Trends in food poverty and linkages to health in Northern Ireland

Status: Active


Food poverty is a major public and policy issue. Moreover, food poverty has a significant impact on health and wellbeing. A range of data sources are available that can yield important insights into areas at greatest risk across regional scales.

Aims and key questions

This project aims to produce a food poverty risk index for Northern Ireland. This will be used to investigate links between food poverty and nutritional deficiencies, and to answer the following questions:

  1. What types of areas experience the greatest risk of food poverty?
  2. Have at-risk areas changed or persisted over time?
  3. What groups of people experience greater exposure to food poverty?
  4. How does food poverty impact on physical health?
  5. What interventions could be most effective at reducing the risk of food poverty?

The data

A food poverty risk index (FPRI) will be created that covers approximately 400 people and 155 households in Northern Ireland. The FPRI will be developed from various datasets and sources of information including:

  • Northern Ireland Regional Maternity system (NIMATS) data

  • NI Business Services Organisation Honest Broker Service – Enhanced Prescribing Database (EPD)

  • Area-based deprivation data - The NI Multiple Deprivation Measure 2017 (NIMDM)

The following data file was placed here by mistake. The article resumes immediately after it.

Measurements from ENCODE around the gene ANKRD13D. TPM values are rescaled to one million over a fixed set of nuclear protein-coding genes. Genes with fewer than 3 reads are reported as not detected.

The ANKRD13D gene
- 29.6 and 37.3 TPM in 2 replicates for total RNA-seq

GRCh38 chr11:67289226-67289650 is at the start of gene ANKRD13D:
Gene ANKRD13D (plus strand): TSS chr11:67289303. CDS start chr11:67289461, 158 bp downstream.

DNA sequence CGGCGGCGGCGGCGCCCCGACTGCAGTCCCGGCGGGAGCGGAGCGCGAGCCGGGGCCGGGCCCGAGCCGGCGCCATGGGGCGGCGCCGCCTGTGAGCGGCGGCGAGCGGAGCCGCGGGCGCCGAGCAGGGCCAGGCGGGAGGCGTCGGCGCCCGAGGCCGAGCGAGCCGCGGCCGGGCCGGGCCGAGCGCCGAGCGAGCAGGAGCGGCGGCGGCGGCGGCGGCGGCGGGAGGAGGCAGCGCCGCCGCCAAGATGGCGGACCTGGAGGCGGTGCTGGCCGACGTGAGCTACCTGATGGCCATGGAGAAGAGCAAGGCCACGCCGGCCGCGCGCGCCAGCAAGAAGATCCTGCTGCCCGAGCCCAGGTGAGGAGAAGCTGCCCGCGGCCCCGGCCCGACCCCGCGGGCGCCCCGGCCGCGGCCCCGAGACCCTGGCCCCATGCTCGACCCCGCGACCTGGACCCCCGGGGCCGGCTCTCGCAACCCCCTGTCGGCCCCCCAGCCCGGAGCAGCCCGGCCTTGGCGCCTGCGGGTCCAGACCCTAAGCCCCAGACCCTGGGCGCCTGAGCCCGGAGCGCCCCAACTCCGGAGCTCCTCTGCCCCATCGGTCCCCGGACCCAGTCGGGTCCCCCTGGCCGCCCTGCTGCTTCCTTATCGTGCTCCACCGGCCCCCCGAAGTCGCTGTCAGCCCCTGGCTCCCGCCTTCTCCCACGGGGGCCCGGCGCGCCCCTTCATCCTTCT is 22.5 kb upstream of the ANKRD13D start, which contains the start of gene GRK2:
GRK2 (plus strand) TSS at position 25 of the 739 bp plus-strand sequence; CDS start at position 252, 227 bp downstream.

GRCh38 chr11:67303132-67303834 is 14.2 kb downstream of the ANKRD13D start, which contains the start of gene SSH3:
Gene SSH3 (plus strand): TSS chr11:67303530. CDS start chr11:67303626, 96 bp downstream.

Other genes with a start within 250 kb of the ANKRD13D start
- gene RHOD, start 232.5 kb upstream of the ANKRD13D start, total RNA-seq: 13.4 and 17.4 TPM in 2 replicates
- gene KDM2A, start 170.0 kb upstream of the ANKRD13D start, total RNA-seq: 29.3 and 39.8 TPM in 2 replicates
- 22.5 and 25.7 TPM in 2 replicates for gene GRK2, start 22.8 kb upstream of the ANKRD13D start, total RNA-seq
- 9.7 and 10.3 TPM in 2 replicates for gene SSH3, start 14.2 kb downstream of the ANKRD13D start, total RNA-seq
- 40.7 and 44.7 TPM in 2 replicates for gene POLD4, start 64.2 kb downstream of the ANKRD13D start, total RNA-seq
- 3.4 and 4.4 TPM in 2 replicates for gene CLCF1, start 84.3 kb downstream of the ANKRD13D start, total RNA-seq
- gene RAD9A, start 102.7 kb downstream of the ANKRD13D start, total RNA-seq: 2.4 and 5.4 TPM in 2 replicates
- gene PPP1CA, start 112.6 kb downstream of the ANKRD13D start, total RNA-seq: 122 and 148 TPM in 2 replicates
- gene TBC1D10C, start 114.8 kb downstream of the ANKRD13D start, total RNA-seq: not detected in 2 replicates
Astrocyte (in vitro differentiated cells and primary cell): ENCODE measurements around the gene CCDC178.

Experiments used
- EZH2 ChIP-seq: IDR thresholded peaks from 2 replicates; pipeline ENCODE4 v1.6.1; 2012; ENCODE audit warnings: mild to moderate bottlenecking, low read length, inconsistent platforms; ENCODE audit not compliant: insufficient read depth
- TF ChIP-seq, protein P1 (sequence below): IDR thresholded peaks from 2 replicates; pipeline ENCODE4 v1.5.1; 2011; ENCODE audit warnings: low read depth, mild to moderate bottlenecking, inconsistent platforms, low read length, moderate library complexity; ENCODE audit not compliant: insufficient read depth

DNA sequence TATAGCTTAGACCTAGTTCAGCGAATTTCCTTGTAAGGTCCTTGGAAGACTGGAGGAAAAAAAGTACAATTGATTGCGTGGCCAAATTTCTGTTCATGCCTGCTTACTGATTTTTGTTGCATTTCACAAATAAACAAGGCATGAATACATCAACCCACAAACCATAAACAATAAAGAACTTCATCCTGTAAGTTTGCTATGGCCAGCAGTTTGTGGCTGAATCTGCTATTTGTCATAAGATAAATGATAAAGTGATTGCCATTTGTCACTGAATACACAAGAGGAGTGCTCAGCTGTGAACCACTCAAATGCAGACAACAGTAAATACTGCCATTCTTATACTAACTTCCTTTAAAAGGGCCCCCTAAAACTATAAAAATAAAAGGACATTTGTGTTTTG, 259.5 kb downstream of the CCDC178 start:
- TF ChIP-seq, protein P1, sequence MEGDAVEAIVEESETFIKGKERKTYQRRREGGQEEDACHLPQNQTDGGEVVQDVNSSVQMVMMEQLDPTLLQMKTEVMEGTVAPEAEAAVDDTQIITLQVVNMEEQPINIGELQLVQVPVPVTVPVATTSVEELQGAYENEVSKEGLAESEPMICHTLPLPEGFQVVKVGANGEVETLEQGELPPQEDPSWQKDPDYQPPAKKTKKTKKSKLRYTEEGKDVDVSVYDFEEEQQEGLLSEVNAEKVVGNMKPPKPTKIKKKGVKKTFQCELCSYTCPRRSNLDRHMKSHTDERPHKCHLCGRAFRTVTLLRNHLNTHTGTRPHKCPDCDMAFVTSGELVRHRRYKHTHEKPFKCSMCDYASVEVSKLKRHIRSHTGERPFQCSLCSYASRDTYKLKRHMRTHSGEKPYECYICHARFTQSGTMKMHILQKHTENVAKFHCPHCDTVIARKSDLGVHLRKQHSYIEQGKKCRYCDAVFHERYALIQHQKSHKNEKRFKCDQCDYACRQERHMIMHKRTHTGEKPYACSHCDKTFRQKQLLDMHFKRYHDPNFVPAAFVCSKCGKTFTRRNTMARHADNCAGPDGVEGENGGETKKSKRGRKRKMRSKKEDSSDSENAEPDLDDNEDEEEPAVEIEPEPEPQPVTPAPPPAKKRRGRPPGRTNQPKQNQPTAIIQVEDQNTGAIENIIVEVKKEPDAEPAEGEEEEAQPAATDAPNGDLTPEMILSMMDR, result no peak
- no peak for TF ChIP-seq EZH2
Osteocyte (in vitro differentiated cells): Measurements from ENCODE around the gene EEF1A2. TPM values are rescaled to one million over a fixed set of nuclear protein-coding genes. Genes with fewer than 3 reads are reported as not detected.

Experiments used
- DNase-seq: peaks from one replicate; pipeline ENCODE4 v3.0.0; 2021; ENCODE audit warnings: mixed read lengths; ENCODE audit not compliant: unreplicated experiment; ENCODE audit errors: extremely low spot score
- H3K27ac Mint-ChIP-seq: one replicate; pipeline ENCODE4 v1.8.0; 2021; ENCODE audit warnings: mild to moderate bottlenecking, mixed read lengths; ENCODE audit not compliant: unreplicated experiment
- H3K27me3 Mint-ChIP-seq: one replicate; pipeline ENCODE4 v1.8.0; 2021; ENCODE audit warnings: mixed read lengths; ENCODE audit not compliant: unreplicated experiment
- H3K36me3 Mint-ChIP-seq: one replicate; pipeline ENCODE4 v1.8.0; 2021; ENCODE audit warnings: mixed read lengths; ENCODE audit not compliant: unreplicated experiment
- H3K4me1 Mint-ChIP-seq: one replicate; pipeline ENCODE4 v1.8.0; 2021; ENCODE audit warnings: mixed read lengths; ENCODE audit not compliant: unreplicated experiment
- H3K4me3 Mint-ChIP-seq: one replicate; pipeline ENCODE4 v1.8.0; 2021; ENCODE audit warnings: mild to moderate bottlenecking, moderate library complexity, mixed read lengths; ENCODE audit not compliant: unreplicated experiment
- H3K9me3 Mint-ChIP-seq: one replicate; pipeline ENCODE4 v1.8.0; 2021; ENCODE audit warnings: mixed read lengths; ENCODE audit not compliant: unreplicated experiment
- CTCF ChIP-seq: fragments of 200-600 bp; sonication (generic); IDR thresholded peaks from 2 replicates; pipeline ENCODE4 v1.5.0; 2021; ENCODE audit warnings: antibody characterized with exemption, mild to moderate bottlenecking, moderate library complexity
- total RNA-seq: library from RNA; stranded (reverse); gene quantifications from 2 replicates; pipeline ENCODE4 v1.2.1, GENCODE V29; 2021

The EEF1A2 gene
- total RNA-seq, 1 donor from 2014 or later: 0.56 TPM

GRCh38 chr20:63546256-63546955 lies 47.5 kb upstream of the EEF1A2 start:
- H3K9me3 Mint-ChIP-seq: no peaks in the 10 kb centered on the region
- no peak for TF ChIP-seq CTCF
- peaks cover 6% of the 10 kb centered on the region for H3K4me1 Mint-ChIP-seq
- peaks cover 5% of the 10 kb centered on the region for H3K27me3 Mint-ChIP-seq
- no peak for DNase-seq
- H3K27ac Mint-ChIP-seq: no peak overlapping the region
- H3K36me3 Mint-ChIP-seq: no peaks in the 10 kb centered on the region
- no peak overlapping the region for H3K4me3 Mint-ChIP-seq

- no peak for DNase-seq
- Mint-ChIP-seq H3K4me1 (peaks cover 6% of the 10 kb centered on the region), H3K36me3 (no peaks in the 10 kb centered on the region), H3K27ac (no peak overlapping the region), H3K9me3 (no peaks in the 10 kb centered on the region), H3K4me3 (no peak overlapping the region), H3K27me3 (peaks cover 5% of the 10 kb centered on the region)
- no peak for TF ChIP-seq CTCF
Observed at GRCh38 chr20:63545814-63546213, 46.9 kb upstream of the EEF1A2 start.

These variables will be combined into a weighted model with percentage weightings agreed by a range of key stakeholders from across Northern Ireland. It will also be linkable to health data to enable investigation into the relationship between food poverty and physical health.  

The potential

This study has the potential to provide insights into the variations and impact of food poverty risk for households in Northern Ireland. It will provide an evidence-based rationale for policy and applied interventions.

Project details

Project lead: Dr Paul McKenzie

Duration: Due for completion by 2024

Contact: ADRC NI office

Funding: This project is funded by ADR Northern Ireland via its core grant from the Economic & Social Research Council (ESRC) as an ADR UK partner.  

Categories: ADR Northern Ireland, Health & wellbeing, Housing & communities, Inequality & social inclusion

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